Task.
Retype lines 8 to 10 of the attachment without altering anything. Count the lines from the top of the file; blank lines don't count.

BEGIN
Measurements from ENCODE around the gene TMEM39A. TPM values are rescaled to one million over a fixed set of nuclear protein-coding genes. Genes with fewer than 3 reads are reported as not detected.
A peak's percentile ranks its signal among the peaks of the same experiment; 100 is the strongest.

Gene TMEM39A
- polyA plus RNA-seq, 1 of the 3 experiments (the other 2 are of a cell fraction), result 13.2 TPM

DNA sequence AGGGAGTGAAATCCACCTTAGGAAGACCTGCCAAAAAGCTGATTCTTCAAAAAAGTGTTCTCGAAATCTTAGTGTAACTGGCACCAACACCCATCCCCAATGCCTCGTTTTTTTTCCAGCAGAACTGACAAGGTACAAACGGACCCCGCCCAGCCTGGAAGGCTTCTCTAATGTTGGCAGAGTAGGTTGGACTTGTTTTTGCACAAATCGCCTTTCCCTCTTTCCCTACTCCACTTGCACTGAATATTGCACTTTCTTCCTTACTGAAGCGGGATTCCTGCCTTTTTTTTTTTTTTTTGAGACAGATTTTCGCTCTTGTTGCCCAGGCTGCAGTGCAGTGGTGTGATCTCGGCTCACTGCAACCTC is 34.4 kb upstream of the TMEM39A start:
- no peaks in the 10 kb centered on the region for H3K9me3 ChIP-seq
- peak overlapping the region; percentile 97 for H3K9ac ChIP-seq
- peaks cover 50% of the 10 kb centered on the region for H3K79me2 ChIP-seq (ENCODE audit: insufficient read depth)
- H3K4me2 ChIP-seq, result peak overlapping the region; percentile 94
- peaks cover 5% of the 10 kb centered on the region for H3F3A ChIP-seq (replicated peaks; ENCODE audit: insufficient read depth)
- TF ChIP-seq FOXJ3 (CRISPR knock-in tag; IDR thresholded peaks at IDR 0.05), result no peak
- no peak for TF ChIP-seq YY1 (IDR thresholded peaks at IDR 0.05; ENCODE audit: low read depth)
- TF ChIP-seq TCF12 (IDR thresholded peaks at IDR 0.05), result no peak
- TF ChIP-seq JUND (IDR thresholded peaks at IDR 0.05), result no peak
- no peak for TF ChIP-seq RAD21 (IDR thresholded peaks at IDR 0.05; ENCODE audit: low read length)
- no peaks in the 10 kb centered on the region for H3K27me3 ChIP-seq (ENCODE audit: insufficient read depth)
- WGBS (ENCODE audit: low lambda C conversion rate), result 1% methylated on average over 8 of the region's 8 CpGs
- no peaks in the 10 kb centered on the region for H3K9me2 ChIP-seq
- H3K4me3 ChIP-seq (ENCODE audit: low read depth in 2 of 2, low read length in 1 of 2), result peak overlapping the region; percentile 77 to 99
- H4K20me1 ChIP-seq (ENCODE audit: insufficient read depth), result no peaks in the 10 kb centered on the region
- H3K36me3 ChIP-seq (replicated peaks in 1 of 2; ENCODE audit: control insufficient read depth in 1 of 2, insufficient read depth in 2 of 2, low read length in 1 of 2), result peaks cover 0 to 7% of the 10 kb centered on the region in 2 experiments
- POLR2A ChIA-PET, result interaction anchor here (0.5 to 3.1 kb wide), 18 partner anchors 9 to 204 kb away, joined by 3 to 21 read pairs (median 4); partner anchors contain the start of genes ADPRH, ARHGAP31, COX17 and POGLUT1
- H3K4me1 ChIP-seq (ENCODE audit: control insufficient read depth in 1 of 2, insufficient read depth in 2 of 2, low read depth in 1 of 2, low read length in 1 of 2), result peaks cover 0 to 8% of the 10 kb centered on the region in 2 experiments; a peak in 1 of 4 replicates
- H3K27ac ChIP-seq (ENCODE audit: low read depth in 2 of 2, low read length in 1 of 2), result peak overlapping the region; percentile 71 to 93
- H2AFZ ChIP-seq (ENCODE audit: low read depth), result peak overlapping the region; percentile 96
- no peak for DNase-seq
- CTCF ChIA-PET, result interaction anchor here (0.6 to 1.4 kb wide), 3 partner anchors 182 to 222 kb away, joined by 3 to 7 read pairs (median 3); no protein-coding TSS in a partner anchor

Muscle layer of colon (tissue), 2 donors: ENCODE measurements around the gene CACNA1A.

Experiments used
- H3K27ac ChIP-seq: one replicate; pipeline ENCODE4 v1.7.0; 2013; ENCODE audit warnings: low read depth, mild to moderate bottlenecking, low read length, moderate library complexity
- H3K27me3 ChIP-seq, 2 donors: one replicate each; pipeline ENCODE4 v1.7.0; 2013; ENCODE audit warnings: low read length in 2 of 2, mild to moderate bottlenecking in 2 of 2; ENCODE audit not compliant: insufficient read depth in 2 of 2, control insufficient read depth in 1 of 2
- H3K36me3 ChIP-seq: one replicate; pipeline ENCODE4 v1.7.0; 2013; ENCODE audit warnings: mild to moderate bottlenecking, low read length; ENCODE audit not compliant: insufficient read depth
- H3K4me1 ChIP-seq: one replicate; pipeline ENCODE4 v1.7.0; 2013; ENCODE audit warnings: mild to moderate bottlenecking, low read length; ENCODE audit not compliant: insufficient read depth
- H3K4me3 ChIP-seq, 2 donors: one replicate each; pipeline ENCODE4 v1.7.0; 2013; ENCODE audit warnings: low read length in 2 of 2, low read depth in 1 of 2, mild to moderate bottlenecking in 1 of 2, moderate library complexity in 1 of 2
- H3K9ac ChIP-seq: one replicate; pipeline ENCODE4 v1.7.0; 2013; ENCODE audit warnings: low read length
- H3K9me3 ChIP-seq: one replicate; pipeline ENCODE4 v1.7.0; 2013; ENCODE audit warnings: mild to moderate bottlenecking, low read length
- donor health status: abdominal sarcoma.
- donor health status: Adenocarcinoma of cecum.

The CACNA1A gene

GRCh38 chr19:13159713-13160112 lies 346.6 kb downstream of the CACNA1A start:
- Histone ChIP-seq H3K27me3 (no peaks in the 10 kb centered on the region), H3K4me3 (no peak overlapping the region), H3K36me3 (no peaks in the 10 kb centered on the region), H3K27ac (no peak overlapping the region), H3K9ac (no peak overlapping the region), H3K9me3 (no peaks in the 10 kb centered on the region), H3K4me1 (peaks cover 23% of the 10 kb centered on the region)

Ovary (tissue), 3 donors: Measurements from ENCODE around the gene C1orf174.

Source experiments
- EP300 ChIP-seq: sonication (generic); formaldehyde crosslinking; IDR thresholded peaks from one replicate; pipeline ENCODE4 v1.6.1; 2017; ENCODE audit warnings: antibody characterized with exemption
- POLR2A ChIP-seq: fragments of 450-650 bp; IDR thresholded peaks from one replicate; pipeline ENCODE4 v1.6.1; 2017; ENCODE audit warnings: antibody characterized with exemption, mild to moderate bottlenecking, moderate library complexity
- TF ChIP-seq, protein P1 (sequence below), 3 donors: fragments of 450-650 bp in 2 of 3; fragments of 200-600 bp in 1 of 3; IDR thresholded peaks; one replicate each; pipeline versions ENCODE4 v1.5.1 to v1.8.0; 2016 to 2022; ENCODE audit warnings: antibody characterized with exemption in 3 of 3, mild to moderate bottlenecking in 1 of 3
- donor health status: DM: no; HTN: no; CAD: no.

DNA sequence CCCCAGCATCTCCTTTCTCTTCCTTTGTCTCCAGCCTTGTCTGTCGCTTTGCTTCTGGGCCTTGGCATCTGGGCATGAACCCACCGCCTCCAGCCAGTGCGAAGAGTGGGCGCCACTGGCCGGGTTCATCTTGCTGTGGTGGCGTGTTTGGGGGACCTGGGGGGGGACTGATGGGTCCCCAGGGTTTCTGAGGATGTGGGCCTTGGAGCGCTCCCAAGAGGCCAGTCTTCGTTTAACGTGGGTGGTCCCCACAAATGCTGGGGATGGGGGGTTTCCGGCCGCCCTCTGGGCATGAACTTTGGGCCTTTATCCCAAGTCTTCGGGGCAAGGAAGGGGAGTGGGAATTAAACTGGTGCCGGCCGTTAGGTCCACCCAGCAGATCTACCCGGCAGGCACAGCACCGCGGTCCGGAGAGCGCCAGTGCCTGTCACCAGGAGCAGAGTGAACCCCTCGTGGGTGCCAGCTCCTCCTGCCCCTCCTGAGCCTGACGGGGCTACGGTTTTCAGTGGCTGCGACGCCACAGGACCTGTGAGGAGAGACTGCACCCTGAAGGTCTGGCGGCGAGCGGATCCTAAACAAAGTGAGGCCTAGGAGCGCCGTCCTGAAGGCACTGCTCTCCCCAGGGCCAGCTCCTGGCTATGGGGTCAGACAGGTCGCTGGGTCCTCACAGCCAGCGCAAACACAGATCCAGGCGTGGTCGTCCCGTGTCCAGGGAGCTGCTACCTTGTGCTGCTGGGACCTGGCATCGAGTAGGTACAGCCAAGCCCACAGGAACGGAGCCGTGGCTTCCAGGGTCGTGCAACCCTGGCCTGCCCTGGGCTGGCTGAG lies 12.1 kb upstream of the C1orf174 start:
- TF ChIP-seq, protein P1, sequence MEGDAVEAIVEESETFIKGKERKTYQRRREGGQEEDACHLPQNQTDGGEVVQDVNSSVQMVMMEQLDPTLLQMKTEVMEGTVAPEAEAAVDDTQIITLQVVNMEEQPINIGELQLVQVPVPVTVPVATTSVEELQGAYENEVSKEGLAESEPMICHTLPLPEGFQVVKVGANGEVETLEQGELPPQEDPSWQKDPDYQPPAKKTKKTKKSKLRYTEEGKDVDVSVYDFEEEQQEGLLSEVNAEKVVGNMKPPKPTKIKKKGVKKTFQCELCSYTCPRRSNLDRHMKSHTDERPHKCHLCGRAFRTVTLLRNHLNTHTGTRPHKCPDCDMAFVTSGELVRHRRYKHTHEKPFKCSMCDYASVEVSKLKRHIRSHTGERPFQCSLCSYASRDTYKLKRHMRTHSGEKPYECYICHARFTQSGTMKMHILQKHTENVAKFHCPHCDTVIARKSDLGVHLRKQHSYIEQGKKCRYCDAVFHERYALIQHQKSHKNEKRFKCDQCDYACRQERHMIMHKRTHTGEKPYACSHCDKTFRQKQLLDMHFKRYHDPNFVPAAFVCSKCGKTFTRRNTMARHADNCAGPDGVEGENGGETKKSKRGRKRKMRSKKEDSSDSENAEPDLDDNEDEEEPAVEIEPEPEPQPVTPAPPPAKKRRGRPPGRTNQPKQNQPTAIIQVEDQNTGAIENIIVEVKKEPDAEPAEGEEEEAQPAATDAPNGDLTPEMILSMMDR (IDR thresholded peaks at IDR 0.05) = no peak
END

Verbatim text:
- peaks cover 50% of the 10 kb centered on the region for H3K79me2 ChIP-seq (ENCODE audit: insufficient read depth)
- H3K4me2 ChIP-seq, result peak overlapping the region; percentile 94
- peaks cover 5% of the 10 kb centered on the region for H3F3A ChIP-seq (replicated peaks; ENCODE audit: insufficient read depth)